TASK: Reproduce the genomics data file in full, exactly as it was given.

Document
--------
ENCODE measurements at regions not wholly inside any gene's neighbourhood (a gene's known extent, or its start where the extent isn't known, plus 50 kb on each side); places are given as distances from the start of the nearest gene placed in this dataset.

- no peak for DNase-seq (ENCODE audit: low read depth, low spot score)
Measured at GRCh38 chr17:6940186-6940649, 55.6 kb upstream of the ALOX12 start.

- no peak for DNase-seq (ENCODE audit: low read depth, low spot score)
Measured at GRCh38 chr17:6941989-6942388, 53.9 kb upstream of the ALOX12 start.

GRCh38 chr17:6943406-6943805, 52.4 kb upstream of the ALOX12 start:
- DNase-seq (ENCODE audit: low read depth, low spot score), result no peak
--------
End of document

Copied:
ENCODE measurements at regions not wholly inside any gene's neighbourhood (a gene's known extent, or its start where the extent isn't known, plus 50 kb on each side); places are given as distances from the start of the nearest gene placed in this dataset.

- no peak for DNase-seq (ENCODE audit: low read depth, low spot score)
Measured at GRCh38 chr17:6940186-6940649, 55.6 kb upstream of the ALOX12 start.

- no peak for DNase-seq (ENCODE audit: low read depth, low spot score)
Measured at GRCh38 chr17:6941989-6942388, 53.9 kb upstream of the ALOX12 start.

GRCh38 chr17:6943406-6943805, 52.4 kb upstream of the ALOX12 start:
- DNase-seq (ENCODE audit: low read depth, low spot score), result no peak